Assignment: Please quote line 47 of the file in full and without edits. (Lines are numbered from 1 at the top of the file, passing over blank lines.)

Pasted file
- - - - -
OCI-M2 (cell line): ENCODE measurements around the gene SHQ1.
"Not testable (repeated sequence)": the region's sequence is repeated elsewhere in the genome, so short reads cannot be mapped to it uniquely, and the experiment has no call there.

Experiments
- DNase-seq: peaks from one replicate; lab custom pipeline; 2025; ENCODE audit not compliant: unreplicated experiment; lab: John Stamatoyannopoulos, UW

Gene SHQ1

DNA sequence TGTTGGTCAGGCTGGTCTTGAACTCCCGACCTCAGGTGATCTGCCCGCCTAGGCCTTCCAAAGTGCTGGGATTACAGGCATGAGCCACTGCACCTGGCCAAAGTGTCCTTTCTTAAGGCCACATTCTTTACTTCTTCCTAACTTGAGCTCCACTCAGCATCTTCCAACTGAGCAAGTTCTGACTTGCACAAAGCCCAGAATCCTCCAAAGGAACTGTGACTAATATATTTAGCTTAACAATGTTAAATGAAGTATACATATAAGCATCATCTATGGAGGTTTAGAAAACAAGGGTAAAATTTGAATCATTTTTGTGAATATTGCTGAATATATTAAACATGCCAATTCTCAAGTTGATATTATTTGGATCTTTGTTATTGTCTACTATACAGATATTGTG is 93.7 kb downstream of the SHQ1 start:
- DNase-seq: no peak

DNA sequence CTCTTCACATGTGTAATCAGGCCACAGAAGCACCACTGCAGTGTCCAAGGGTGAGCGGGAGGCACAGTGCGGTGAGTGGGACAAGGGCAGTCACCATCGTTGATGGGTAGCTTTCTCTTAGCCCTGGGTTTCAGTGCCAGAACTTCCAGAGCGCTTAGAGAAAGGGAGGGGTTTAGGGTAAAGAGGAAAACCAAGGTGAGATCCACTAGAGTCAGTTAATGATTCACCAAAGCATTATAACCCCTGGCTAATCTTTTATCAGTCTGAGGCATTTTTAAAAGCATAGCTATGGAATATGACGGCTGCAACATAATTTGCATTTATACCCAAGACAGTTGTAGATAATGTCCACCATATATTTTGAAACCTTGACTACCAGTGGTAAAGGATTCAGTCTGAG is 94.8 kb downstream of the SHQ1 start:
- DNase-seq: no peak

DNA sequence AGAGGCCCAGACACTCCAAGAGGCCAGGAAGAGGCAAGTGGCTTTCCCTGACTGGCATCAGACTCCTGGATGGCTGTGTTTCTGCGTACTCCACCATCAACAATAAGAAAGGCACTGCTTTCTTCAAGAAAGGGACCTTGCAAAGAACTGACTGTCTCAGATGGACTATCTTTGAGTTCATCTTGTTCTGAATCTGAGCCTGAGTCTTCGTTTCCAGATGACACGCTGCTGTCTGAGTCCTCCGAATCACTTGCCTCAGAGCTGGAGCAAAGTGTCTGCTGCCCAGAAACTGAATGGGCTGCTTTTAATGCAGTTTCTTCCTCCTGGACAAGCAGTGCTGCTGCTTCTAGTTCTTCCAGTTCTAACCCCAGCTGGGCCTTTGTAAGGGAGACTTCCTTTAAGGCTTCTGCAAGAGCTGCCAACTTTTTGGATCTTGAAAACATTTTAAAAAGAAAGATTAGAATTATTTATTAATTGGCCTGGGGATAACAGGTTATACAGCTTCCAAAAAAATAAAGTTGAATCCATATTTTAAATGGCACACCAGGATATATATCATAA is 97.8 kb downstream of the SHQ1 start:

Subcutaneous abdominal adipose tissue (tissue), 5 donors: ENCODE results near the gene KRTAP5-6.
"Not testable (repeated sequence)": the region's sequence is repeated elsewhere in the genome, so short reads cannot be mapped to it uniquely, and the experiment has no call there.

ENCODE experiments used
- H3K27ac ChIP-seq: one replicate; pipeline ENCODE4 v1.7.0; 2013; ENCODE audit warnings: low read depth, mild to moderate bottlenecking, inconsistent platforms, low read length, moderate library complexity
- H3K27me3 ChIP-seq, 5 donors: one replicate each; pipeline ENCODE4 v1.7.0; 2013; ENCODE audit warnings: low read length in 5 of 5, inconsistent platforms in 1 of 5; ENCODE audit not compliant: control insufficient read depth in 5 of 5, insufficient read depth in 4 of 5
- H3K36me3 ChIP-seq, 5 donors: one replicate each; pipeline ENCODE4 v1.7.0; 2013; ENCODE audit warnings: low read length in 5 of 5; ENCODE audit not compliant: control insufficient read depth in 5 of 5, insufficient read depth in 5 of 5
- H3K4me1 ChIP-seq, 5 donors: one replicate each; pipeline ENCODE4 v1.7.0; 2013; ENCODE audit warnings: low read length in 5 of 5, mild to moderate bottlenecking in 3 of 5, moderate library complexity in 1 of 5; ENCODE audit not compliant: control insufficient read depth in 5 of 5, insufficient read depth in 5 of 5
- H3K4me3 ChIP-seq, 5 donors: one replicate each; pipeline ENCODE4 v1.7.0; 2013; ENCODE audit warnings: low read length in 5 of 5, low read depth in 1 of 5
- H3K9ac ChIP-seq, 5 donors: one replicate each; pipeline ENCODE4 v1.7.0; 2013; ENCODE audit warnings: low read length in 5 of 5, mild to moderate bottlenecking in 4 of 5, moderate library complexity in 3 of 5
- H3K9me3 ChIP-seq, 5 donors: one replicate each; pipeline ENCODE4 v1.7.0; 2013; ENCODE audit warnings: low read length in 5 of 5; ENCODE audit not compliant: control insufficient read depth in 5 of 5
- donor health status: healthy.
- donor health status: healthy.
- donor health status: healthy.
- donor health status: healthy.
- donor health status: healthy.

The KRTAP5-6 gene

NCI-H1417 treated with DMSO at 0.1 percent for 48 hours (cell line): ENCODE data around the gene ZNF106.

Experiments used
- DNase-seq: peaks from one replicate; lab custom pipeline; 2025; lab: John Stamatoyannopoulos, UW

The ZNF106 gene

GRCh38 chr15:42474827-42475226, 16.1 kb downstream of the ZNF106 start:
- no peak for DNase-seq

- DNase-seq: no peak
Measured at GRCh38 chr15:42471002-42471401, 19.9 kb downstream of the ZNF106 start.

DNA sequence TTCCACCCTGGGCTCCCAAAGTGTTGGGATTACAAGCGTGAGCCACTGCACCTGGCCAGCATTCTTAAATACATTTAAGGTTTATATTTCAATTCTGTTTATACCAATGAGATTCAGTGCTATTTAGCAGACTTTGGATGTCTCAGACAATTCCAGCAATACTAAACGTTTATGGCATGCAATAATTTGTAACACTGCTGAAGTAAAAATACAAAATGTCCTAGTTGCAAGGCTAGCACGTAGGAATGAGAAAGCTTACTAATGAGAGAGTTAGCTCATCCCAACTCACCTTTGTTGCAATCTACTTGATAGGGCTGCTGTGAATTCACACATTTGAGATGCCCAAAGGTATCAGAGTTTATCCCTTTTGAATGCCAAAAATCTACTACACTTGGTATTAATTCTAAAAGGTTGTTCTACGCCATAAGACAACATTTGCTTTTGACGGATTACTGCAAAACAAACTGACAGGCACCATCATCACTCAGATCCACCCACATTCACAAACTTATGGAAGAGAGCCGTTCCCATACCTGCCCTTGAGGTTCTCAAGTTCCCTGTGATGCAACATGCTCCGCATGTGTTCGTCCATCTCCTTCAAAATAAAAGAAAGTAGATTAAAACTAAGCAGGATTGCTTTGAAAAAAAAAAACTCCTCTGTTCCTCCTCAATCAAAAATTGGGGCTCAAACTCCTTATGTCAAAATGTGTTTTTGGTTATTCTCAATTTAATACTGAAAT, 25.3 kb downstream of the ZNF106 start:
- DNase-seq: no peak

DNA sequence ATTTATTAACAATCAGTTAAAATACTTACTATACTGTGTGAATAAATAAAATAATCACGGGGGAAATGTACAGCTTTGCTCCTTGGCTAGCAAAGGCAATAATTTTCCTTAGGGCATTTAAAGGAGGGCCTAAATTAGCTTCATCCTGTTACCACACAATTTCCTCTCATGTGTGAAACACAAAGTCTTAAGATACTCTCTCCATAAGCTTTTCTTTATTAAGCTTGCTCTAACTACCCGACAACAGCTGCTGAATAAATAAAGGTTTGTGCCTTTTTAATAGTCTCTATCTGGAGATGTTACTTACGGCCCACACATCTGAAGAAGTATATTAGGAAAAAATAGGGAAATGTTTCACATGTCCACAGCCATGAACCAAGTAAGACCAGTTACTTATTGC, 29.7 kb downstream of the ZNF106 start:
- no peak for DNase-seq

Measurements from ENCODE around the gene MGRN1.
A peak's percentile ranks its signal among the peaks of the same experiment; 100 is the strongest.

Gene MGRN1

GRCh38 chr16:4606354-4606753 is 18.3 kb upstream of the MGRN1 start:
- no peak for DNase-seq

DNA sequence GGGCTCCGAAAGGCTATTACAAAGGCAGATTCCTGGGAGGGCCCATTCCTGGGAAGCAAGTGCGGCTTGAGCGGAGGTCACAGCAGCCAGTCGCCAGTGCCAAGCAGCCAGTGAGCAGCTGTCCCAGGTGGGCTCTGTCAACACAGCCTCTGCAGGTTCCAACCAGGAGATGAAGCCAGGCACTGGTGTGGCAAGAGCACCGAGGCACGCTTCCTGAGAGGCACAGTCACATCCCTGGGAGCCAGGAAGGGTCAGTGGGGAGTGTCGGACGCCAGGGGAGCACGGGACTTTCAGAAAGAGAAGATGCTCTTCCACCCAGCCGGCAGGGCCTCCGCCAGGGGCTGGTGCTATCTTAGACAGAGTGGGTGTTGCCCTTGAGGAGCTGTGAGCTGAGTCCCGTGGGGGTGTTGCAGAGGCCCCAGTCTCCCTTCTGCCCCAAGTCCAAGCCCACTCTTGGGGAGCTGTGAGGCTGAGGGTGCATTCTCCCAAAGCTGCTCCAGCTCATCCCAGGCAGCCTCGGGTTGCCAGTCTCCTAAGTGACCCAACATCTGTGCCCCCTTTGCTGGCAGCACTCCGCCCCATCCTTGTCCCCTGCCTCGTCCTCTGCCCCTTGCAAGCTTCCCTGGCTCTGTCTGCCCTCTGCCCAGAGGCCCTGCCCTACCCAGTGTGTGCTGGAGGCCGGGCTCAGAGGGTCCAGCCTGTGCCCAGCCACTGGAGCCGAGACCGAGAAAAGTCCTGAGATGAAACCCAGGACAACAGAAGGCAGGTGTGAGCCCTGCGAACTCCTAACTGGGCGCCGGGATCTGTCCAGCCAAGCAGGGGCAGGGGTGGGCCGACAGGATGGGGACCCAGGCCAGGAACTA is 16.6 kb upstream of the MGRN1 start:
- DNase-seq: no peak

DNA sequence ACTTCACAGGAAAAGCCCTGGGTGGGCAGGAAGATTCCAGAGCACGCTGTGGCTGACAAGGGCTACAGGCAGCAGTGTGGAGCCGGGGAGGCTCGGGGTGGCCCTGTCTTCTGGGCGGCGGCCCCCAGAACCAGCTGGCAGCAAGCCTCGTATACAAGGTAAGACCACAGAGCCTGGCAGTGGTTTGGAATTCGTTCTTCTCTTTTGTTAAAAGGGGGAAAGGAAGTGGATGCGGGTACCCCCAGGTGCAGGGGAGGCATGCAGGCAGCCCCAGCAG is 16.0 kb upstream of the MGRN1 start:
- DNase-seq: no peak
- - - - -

- DNase-seq: no peak